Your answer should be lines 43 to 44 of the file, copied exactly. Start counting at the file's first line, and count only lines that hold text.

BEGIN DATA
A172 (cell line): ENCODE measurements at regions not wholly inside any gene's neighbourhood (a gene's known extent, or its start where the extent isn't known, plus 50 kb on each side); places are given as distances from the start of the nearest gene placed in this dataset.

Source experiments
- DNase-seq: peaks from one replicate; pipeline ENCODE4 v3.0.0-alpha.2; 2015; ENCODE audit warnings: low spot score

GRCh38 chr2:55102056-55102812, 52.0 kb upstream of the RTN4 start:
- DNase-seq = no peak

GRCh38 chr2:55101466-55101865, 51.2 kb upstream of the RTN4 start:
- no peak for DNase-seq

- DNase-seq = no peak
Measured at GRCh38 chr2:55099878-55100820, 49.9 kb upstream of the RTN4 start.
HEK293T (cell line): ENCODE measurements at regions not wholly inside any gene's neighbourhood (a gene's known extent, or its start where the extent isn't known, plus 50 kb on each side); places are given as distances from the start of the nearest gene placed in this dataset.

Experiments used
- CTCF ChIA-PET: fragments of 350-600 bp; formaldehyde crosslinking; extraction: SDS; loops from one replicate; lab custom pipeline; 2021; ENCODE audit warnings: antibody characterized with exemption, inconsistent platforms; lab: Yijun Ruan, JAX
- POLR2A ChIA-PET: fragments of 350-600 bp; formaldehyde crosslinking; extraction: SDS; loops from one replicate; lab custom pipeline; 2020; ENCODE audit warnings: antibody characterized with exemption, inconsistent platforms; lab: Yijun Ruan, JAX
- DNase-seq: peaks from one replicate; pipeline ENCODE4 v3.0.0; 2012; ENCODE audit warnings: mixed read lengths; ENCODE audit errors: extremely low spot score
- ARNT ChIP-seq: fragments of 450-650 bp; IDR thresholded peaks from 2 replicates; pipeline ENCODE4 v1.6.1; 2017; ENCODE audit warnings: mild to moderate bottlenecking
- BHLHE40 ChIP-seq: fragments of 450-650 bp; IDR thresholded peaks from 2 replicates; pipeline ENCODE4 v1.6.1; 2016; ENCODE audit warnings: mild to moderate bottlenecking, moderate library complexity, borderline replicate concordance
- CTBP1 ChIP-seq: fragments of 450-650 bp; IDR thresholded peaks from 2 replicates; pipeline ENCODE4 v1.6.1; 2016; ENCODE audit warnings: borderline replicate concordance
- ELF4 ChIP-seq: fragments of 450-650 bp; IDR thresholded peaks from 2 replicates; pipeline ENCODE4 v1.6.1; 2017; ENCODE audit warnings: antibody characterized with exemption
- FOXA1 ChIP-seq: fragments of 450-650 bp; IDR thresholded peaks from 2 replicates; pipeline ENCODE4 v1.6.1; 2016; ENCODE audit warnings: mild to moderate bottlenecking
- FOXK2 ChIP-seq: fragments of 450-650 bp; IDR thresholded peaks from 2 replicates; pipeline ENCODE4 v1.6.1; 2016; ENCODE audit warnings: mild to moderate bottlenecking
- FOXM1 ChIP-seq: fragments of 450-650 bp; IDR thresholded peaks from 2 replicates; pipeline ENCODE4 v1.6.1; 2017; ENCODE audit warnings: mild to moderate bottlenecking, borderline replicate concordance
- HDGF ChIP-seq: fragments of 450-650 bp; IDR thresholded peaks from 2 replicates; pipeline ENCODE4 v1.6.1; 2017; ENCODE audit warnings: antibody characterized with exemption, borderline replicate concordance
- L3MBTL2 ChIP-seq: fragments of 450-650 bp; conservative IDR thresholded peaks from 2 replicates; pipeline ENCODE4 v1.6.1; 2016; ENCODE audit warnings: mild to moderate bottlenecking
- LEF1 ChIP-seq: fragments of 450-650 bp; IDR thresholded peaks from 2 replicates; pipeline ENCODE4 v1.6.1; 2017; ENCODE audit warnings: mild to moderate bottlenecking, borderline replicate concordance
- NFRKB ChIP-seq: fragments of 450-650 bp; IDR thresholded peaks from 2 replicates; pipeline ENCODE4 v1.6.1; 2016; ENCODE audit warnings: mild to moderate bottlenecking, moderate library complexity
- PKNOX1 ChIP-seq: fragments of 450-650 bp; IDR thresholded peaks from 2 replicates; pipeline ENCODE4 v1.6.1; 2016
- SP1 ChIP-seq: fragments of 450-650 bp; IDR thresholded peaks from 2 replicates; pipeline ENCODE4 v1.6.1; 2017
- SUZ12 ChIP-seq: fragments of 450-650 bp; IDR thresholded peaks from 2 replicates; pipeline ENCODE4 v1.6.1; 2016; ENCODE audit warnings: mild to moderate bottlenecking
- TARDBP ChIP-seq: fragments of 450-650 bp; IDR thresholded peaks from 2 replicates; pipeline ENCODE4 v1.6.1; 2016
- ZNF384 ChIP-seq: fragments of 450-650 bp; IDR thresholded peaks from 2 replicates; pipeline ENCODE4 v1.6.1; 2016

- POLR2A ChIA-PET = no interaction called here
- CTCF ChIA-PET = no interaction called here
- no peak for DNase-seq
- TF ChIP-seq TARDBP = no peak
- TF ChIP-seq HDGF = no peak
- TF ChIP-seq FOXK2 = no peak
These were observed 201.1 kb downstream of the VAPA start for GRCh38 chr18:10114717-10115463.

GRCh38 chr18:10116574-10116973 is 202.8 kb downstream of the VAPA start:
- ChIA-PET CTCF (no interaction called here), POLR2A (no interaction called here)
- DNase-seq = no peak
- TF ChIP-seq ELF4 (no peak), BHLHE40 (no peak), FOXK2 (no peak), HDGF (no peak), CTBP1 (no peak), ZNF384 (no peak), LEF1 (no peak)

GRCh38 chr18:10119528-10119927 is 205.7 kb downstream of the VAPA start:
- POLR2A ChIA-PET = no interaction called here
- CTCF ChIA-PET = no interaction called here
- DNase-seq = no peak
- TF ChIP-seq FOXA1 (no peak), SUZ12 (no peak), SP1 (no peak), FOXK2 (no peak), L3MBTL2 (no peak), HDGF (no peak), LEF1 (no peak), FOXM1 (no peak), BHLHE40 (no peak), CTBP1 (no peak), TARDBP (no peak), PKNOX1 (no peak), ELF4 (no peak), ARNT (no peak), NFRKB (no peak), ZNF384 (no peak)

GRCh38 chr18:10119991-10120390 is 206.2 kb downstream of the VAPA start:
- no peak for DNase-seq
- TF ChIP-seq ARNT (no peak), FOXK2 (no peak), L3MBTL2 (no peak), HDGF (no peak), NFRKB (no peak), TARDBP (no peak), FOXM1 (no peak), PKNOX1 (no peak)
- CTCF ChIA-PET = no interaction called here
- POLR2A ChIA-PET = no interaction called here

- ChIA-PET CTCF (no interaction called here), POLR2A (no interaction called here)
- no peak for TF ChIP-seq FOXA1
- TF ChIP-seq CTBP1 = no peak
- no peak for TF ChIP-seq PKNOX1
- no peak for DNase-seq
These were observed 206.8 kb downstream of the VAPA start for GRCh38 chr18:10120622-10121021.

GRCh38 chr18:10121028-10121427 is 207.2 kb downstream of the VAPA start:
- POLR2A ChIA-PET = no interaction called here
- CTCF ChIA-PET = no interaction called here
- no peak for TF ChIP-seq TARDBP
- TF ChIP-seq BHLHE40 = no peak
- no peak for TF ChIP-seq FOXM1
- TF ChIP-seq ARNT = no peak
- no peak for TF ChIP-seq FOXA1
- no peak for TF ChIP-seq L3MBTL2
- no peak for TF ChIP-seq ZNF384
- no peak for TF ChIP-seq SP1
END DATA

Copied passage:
- POLR2A ChIA-PET = no interaction called here
- CTCF ChIA-PET = no interaction called here